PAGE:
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Prospective Student Info


If you are a high school student or are transferring from another university you may be interested in how you can actively prepare for the transition to college/WCU by clicking on the links below:

General Information for Prospective Students

Students with disabilities entering college need to be prepared for the transition to college, which includes being well informed about changes in their rights and responsibilities as well as the rights and responsibilities afforded by the university. A well informed student will enjoy the benefits of the post secondary education experience without confusion or delay.

Students with disabilities are encouraged to contact or visit the Office of Educational Accessibility (OEA) in their junior or senior year of high school to find out more about disability services at the college level (see Information Sessions below).

There is often a misperception by students entering college and their parents that postsecondary schools have the same responsibilities to provide reasonable accommodations for students with disabilities. While there are some similarities, the responsibilities of postsecondary schools are significantly different from those of school districts at the secondary level. Also, the responsibilities of students with disabilities are significantly different as well.

Legislative Differences between High School and College

  • Practice articulating some changes between high school and college
  • Explain how these changes may impact you (e.g., how to disclose your disability; how to get disability-related services; what types of accommodations you may receive)
  • Recognize that privacy laws in college prevent college staff from communicating with parents/guardians about students' disabilities, services and grades without written permission from the student

Prepare for College Admissions

  • Research college admissions requirements early in order to take appropriate college preparation courses in high school
  • Recognize that students applying to college must meet the college’s standard admissions requirements (e.g., SAT scores, language requirements, etc.) regardless of disability
  • If applicable, complete the process to request accommodations for college entrance examinations
  • If desired, fill out the Free Application for Federal Student Aid (FAFSA) and explore scholarship opportunities when applying for college
  • Connect with the Office of Vocational Rehabilitation (OVR), if appropriate
  • Tour college locations to select the right environment for you (e.g., large student body vs. small/medium, rural environment vs. urban environment, class sizes, climate or temperature)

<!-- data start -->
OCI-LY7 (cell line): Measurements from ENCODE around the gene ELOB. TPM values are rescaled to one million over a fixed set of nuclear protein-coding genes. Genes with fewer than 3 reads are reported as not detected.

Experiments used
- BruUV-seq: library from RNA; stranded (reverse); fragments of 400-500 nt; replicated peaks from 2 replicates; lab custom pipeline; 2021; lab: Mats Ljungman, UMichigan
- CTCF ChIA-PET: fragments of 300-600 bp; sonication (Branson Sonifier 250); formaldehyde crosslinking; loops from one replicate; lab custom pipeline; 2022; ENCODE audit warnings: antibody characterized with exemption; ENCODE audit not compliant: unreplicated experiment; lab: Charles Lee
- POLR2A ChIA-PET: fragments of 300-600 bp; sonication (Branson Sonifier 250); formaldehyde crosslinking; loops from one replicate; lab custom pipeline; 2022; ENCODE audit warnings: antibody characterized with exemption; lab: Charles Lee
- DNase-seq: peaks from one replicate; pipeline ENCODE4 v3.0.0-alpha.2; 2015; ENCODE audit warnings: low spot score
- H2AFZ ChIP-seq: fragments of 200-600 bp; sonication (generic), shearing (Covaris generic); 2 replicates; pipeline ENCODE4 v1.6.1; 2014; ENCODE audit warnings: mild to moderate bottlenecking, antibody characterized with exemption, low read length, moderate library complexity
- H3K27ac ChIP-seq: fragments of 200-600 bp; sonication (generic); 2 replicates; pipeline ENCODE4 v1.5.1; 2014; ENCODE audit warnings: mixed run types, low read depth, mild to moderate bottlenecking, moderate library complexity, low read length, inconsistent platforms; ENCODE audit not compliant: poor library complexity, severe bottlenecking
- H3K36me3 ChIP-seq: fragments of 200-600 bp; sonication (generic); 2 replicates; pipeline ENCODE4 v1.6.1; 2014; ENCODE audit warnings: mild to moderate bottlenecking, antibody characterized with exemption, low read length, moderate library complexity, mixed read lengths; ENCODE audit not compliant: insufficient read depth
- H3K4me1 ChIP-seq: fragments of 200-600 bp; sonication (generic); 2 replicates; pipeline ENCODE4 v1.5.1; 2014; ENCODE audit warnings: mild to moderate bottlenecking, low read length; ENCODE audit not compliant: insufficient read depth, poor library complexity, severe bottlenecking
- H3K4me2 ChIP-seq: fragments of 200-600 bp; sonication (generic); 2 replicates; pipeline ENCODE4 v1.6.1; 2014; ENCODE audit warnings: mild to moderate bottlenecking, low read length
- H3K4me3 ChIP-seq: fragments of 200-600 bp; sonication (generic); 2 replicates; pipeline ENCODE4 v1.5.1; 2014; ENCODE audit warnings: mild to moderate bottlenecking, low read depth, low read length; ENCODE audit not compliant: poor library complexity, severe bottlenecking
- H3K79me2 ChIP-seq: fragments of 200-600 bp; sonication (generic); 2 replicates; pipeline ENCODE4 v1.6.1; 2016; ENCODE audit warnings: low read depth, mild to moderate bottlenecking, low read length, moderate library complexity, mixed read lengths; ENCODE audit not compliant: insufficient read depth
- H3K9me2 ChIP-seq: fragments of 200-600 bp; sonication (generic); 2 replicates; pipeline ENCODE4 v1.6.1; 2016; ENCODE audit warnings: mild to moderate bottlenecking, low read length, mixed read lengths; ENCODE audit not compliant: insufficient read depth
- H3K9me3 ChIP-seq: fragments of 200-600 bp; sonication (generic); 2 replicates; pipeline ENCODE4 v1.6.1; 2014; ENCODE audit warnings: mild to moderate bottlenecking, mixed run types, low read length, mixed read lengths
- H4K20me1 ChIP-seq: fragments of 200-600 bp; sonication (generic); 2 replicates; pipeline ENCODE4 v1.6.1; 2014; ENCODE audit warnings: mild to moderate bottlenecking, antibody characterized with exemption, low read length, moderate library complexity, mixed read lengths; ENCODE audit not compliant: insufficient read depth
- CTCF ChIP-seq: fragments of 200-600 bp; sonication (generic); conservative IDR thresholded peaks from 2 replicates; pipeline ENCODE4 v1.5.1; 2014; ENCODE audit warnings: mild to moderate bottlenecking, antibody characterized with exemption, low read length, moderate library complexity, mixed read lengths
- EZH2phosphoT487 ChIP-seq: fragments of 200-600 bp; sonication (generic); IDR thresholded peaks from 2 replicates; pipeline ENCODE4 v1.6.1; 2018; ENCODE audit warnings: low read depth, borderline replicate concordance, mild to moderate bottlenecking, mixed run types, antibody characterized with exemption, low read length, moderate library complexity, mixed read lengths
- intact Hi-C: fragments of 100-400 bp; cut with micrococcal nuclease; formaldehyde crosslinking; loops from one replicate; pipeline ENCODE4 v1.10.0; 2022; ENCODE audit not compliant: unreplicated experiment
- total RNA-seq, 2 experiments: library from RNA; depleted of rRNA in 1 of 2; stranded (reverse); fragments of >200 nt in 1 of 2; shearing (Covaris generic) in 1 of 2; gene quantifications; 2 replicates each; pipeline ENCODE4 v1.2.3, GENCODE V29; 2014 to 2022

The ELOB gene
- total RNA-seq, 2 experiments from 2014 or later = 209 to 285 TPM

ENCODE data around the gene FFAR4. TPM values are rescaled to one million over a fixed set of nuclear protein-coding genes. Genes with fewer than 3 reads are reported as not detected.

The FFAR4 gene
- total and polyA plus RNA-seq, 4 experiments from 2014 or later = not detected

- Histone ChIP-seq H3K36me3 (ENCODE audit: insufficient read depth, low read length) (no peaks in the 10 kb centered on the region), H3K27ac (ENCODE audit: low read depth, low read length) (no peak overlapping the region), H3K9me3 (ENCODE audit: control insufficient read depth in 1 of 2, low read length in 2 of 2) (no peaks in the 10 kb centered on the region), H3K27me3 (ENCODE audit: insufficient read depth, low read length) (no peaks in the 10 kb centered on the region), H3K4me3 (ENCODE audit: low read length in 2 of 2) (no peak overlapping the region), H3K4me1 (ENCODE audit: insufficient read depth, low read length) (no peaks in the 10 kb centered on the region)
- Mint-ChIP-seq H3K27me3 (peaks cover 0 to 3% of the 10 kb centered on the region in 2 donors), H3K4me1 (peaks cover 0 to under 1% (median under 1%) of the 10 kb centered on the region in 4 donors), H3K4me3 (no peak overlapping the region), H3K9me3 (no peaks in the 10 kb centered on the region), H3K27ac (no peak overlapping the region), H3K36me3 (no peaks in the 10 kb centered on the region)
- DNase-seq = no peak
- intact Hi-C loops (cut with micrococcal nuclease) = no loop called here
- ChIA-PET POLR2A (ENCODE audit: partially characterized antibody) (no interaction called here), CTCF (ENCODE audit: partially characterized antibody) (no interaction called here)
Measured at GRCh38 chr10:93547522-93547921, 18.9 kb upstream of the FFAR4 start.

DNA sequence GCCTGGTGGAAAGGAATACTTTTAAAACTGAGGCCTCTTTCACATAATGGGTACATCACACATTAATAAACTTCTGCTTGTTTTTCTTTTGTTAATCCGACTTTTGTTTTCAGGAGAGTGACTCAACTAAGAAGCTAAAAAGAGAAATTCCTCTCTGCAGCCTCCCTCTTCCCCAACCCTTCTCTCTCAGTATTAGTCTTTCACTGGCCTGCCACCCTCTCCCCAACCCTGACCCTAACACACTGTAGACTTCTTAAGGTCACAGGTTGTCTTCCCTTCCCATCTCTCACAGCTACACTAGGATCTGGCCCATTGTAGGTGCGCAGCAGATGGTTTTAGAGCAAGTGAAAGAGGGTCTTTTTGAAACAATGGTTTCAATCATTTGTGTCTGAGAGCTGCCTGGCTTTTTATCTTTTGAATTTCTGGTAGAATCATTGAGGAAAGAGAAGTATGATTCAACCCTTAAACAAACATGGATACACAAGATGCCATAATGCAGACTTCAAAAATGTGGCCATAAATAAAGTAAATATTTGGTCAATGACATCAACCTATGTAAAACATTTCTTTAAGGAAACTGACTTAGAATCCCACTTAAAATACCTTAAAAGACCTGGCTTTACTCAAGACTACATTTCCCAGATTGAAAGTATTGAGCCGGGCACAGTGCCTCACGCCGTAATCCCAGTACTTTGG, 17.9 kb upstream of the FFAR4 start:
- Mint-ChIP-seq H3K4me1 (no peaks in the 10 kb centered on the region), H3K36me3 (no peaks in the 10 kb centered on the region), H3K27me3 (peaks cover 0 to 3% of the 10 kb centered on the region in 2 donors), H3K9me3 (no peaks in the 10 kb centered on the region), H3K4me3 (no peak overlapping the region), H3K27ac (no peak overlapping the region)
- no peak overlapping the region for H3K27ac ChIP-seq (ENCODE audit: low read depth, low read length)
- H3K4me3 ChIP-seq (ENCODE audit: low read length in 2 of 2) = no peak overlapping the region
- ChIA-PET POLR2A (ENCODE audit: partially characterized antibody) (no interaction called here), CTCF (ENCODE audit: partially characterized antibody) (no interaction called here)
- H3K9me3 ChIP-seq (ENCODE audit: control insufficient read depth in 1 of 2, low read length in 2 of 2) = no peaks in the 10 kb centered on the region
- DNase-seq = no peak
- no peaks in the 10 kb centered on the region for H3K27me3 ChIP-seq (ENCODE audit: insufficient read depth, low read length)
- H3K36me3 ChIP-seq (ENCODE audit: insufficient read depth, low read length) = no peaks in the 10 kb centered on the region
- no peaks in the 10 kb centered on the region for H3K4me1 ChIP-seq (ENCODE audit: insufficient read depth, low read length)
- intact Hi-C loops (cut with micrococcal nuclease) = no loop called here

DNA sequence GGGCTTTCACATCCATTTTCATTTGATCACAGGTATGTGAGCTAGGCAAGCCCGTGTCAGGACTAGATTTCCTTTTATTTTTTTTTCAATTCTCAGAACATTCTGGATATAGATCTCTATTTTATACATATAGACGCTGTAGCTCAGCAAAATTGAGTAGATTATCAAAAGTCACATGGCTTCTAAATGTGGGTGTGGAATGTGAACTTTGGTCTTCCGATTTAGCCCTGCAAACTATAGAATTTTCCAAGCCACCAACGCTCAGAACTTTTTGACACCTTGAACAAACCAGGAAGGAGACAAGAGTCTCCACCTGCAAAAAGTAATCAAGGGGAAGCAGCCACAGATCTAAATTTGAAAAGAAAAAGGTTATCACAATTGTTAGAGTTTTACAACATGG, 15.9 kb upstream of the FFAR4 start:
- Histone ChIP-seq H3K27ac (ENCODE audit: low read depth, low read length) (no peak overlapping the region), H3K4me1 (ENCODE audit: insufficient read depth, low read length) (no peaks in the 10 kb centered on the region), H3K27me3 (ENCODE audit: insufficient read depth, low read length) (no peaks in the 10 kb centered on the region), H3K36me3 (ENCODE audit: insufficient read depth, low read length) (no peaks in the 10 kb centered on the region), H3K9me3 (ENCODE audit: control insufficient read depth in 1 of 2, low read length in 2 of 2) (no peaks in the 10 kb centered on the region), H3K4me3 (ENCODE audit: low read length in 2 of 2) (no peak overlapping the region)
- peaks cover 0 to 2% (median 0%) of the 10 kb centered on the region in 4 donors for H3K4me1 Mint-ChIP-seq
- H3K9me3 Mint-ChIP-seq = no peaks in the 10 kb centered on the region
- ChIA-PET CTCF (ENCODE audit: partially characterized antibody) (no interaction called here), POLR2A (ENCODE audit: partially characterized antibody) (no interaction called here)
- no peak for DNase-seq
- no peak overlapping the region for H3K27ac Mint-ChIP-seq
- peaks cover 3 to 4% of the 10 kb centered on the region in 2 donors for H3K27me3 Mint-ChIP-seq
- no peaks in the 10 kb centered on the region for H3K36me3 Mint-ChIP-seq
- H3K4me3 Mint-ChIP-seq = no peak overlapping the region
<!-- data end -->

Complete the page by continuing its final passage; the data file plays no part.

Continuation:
Build Self-Awareness

  • Practice describing how your disability impacts you
  • Don’t use a disability “label” if that makes you uncomfortable, but be able to talk about your strengths and your needs
  • Be involved in IEP/504 meetings and decisions in high school
  • Ask high school teachers if they can connect you to high school graduates who are currently in college to talk to them and learn from their experiences

Develop Self-Advocacy

  • Practice explaining what academic accommodations you received in high school
  • Describe how you benefit from your academic accommodations
  • Consider establishing connections to medical care, both physical and emotional, local to your college to build support away from home
  • Start using a planner or calendar to organize activities and academics
  • Talk to school staff about learning and reading strategies
  • Practice independent living skills (e.g., waking up independently, managing and budgeting money, preparing meals, managing medication independently, building awareness of college safety issues)

Prepare for Eligibility and Initiate the Disclosure Process Early

  • Start a portfolio of documentation needed to get disability services in college
  • Schedule and complete evaluations to determine college disability services eligibility prior to exiting high school
  • Contact the OEA and inquire about establishing services and documentation guidelines prior to entering college
  • Begin the disclosure process early so that your accommodations will be effective when your classes begin

OEA Information Sessions

Office of Educational Accessibility (OEA) Information Sessions are offered via Zoom and are open to students as well as any other interested parties. These one-hour sessions are hosted by either the OEA Director or the OEA Senior Accommodations Specialist and are designed to include multiple students/family members. Please note that because these sessions are open to the public, we are unable to discuss any personal information. 

Please Pre-Register in advance for these meetings. You can do this by selecting the Zoom Link below:  

Here are the dates for our Spring 2024 Information Sessions:

1) Monday, January 29th

2) Monday, February 26th 

3) Monday, March 25th 

4) Monday, April 29th 

If you have any further questions, please get in touch with our main office by email:

Scheduling an Appointment 

Prospective applicants interested in learning more about the OEA at WCU are welcome to review our website and are invited, along with their parents/guardians to attend OEA Information Sessions.  CLICK HERE TO REGISTER TO ATTEND A SESSION

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